To preserve quality of life, the city council has passed numerous stringent ordinances, including laws against the use of power equipment on quiet Sunday afternoons and against dead lawns. It is illegal to leave trashcans on the street or in public view. Most contractors including gardeners are required to have city permits to work in private residential neighborhoods. Multi-family housing is not permitted and none exist within the city limits.

Residents who wish to construct or refurbish their properties must undergo a strict and lengthy process that can include community hearings and consent among all neighbors. The plans must be approved by the city in order for construction to begin. At times, home-owners will be denied construction rights by the city if their plan does not satisfy building or design requirements.

[edit] Schools

There are four public schools in San Marino: Valentine Elementary School, Carver Elementary, Huntington Middle, and San Marino High School. Southwestern Academy, a private college preparatory school, is also located in San Marino.

The two elementary schools offer instruction for grades K-5. The middle school offers instruction for grades 6-8. The high school offers instruction for grades 9-12.

In 2005 and 2006, the San Marino Unified School District ranked first among all 328 California unified school districts based on the California Academic Performance Index. San Marino High School is considered one of the best-performing public schools on Standardized Achievement Tests (as of 2004) in Southern California. Most of San Marino's schools' funds come from private donors and organizations.[citation needed]

Asian-Americans are 70% of San Marino school enrollment as of December 2005.

[edit] Restaurants

As San Marino is wary of admitting chain businesses, there are few restaurants in town, all of which rest on Huntington Drive or Mission Street. Big-box stores are practically non-existent in the area.

Julienne (on Mission) is one of the best known restaurants in the area. It is an upscale bistro with popular patio dining.

Tony's Pizza, a local favorite that delivers only within San Marino, is located next to the high school.

Colonial Kitchen is a quaint place to go for traditional American food.

Vanille is a new store that opened in 2003 sells European-style pastries with a distinct Asian tone.

There is one Starbucks in San Marino, on the corner of Sierra Madre Blvd. and Huntington Drive (the Starbucks just east of San Gabriel Blvd. is in unincorporated county territory).

Tong Dang is a Thai restaurant on Huntington Drive, just east of Oak Knoll.

In 2004, a Lollicup franchise store opened across the street from the high school, specializing in boba drinks and popular Asian snack food.

In 2006, a Quizno's opened next to Vanille, and is one of the only fast food stores in San Marino.

Right across the street outside the city limit for San Marino is a large area which contains a How's Supermarket, Subway, Starbucks, B-Man's Burgers, and a Baskin Robins. San Marino Academy, a tutoring class, is also there.

San Marino also is home to the San Marino Grill which has been under the same ownership for over forty years.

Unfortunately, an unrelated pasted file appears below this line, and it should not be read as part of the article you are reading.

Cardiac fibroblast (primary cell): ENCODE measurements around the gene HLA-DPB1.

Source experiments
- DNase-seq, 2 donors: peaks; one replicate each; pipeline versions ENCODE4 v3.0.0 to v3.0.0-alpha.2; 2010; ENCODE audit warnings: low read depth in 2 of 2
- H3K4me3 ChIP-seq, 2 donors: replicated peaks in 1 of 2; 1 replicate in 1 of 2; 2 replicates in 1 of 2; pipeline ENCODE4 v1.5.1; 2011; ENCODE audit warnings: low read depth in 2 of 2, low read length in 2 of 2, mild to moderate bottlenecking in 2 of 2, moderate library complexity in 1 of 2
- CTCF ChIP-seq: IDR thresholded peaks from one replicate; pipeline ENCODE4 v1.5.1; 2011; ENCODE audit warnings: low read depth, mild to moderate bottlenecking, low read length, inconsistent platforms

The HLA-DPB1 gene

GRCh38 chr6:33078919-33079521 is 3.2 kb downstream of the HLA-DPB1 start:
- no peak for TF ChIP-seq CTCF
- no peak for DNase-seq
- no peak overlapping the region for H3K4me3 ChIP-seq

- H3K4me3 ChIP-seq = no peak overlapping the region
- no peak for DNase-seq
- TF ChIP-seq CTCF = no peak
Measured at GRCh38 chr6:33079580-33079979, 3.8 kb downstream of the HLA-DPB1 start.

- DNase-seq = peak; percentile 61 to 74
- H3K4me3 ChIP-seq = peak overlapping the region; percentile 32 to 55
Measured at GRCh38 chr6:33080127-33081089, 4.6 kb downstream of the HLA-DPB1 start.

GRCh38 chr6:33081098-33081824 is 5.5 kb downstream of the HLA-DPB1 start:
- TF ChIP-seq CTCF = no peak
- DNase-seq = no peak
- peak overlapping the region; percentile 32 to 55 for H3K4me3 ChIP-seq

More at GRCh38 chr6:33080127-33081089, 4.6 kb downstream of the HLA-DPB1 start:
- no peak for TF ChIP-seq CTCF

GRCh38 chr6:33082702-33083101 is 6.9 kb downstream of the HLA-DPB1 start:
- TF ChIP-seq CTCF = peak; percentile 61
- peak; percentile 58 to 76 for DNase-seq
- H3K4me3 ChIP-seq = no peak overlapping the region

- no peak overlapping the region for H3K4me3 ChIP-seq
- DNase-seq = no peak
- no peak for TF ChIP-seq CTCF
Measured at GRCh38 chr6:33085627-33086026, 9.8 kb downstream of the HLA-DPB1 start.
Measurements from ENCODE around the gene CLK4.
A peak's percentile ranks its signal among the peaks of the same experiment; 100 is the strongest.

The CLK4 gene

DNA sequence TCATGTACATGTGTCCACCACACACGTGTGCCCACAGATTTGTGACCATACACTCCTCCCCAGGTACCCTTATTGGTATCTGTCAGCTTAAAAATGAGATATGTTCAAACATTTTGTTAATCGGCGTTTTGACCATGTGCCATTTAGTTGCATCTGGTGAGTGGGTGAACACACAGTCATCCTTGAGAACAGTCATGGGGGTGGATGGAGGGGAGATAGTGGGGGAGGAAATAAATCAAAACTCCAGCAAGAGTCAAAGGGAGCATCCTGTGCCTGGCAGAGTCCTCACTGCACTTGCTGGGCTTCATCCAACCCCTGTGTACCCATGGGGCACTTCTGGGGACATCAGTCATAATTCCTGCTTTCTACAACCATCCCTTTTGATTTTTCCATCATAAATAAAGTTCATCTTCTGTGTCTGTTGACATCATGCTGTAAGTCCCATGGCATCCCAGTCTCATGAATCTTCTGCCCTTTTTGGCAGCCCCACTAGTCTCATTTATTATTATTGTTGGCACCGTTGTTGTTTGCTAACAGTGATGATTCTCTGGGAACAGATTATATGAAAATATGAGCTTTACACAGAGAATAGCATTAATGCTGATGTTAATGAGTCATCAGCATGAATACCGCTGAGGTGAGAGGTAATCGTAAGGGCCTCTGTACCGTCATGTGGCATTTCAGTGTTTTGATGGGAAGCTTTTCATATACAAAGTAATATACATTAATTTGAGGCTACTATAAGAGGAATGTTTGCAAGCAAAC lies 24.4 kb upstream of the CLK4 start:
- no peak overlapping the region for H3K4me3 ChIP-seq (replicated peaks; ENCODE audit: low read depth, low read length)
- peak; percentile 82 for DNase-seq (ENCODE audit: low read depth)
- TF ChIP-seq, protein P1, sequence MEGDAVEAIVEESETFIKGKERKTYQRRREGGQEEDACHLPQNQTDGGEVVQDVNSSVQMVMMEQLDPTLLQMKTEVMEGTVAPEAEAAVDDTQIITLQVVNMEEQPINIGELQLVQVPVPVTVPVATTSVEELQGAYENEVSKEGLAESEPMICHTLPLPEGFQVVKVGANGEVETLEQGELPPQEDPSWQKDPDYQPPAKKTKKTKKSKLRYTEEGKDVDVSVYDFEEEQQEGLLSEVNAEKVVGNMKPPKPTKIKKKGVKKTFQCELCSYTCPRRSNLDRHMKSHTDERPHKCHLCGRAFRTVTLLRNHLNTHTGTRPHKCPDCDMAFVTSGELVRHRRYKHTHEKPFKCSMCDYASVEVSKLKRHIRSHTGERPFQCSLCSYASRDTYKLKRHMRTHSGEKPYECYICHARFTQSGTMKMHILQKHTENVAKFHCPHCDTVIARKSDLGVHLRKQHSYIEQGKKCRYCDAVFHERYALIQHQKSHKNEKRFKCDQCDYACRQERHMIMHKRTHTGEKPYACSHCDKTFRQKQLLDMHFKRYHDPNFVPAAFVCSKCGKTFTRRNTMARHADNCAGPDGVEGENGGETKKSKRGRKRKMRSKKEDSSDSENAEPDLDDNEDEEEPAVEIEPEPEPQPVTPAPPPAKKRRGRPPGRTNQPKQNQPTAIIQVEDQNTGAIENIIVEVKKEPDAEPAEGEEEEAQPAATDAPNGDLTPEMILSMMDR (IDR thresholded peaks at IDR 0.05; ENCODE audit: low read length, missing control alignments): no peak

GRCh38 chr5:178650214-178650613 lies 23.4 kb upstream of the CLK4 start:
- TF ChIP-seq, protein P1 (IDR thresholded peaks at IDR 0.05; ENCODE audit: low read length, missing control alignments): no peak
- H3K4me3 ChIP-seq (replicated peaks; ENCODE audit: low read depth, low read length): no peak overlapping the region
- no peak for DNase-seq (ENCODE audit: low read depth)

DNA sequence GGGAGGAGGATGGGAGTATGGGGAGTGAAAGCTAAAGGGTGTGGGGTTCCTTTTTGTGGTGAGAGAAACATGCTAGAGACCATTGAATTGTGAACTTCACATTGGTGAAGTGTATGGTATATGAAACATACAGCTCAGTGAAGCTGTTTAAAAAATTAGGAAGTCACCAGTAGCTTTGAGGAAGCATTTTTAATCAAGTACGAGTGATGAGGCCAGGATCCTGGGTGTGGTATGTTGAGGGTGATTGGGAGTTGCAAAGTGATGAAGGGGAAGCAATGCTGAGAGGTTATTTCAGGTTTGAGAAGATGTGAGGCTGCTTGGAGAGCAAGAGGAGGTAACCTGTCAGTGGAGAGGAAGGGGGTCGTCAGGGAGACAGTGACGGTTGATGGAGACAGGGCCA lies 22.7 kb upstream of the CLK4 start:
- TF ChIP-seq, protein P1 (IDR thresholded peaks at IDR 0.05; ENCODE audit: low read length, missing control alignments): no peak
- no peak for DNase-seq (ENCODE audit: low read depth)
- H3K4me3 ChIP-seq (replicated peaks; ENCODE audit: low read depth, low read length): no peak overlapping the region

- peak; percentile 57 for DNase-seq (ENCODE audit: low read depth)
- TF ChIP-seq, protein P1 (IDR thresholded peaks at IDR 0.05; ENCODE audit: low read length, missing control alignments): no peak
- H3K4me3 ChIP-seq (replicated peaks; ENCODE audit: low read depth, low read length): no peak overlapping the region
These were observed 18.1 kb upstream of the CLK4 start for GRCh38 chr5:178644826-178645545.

[edit] Notable San Marino Residents

  • Robert A. Millikan, experimental physicist and winner of the 1923 Nobel Prize in Physics
  • Andrew D. Bernstein, photographer of the NBA
  • Ahmed H. Zewail, winner 1999 Nobel Prize in Chemistry
  • Rob Schneider, actor, comedian (The Hot Chick, Deuce Bigalow: Male Gigalo)
  • Scott K Lunine, Managing Director ("SCI Real Estate Investments")
  • Jim Gott, MLB pitcher (Los Angeles Dodgers, Pittsburgh Pirates, San Francisco Giants)
  • Howard Kazanjian, movie producer (Raiders of the Lost Ark, Star Wars VI: Return of the Jedi)
  • Nancy O'Dell, TV personality (Access Hollywood)
  • Bradley Whitford, actor (The West Wing, Studio 60 on the Sunset Strip, Billy Madison)
  • Jane Kaczmarek, actress (Pleasantville, Malcolm in the Middle)
  • Stephen Pastis, comic artist, Pearls Before Swine
  • George S. Patton, General US Army WWII (Grew up in San Marino. There is a memorial to him at Lacy Park)
  • Donald Segretti, attorney and political operative. Born in San Marino.
  • Joachim Splichal, chef (Patina Restaurant")
  • Christopher Warren, MLB Pitcher ("Los Angeles Dodgers", "New York Mets").

[edit] Cinema/Television

  • Intrigued by the recently renovated campus, stellar academic program and wealthy community base, MTV scouted San Marino High School in early 2004 looking to cast students and shoot pilots for three different proposed television show concepts. The school administration agreed to hold a casting call on campus with students during school hours. Producers eventually shot two of the three proposed pilots, only one of which aired. The short lived "Borrow My Crew" series followed a high school senior around for a few weeks up until Prom Night -- in which singer and actress Jennifer Lopez lended her personal hair dresser, make-up crew, and stylist to make her Prom Night extra special. Celebrity Farnsworth Bentley was her date to the event and later performed on the dance floor with the student body. The third show concept was for a documentary series that would follow a group of wealthy and privileged high school kids as they went about their everyday lives -- intended as a reality spin-off homage to the show Beverly Hills 90210 and in the format of MTV's long-time running The Real World. Producers eventually decided to create the show in Orange County, set amongst a liberal beach town to capitalize on the immense success of FOX Network's new teen-drama sitcom The OC. The concept eventually came to be the first season of the now popular reality television program Laguna Beach: The Real Orange County.

[edit] Fun Facts

  • Parking of automobiles is prohibited on all residential and public streets from 2AM to 5AM.

[edit] Reference

  • James T. Maher, The Twilight of Splendor : Chronicles of the Age of American Palaces 1975. Chapter on Huntington's San Marino

[edit] External links